Seminary taught spirituality, liturgy and Latin -- sexuality was taboo
By JUDY L. THOMAS - The Kansas City Star
Many were "cradle Catholics"; others converts. But all had something in common -- a calling to serve God.
They were united as novices at St. Stanislaus Seminary in Florissant, Mo., a 150-year-old Jesuit institution tucked away in the rolling countryside northwest of St. Louis.
At the peak of the sexual revolution, in the Age of Aquarius and during the height of the Vietnam War, the 26 novices in the classes of 1967 and 1968 spent their days in prayer and meditation, preparing to become priests.
At St. Stanislaus and other seminaries, there were rules: Non quam duo, semper tres. Not in twos, always threes. And the young men were told to avoid "particular friendships."
Beyond that, when it came to sex, there was often only silence.
Just over two decades later, only seven of the 26 in the classes of '67 and '68 had been ordained. Three of those seven had died of AIDS.
Critics say St. Stanislaus represents a missed opportunity to prevent the subsequent spread of AIDS in the priesthood.
"Hardly anybody was prepared to deal with the problematic side of sexuality, because in most seminaries and religious communities, it was a topic not discussed," said the Rev. James Gill, a Jesuit priest and psychiatrist.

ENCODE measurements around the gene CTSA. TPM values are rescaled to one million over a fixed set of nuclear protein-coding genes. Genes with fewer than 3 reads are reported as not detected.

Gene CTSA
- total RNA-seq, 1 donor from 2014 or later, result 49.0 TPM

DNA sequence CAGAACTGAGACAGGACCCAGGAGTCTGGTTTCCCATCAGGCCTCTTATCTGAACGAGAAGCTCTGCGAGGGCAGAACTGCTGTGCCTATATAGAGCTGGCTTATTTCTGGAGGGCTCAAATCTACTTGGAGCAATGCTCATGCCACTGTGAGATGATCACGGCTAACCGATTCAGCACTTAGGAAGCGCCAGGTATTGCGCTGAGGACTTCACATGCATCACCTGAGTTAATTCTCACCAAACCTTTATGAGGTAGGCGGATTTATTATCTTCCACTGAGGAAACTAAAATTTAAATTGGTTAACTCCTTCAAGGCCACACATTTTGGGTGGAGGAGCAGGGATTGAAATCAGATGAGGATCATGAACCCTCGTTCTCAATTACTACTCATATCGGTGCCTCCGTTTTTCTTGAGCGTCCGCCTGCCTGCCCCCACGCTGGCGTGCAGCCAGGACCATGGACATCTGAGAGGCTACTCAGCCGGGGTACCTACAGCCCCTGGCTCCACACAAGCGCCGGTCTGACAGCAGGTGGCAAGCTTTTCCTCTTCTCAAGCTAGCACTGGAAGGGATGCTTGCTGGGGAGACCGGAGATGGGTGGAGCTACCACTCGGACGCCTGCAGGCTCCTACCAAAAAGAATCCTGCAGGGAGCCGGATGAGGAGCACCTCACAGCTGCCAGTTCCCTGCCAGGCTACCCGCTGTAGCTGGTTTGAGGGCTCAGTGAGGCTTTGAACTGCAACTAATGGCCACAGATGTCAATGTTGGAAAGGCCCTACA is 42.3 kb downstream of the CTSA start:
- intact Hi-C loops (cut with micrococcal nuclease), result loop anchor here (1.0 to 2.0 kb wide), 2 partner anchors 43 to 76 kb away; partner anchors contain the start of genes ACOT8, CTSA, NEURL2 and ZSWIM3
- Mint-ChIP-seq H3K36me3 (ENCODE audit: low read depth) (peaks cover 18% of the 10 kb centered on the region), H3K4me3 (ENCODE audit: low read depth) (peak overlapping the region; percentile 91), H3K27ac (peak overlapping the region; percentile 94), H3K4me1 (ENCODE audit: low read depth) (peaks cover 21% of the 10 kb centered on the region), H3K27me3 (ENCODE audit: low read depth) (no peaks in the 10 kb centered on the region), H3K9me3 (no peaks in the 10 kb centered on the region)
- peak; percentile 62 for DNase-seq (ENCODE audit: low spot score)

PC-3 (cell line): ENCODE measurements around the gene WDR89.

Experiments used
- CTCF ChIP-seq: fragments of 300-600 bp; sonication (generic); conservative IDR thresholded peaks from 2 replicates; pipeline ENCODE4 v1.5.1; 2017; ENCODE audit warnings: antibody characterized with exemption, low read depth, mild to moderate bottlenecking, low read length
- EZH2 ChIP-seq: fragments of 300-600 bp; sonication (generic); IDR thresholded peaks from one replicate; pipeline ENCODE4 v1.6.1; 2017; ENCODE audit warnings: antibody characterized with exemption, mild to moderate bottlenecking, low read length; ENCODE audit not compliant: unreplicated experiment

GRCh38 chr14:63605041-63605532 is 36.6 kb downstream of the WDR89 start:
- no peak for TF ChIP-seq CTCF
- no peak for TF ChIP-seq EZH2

Church leaders say today they're doing a better job of educating prospective priests about sexuality.
"We go to a number of seminaries, and sexuality is being treated in a much more honest and direct way," said the Rev. Stephen Rossetti, president of St. Luke Institute, a residential treatment program for priests in Silver Spring, Md. "We talk about sexuality, we try to educate people toward how to be a healthy person, have a positive understanding of their own sexuality and yet also be a celibate."
Rossetti's center conducts one- and two-day sessions on human sexuality.
"Then it's supposedly picked up by the seminary faculty adviser, and they continue to dialogue," he said.
Even so, Rossetti said, people sometimes fail.
"And sometimes when they fail, some of them can come down with AIDS," he said. "And that's a terrible thing."
The lives of the St. Stanislaus novices paralleled those of thousands of others who entered the priesthood during a tumultuous era that reshaped not only American culture but also the Roman Catholic Church.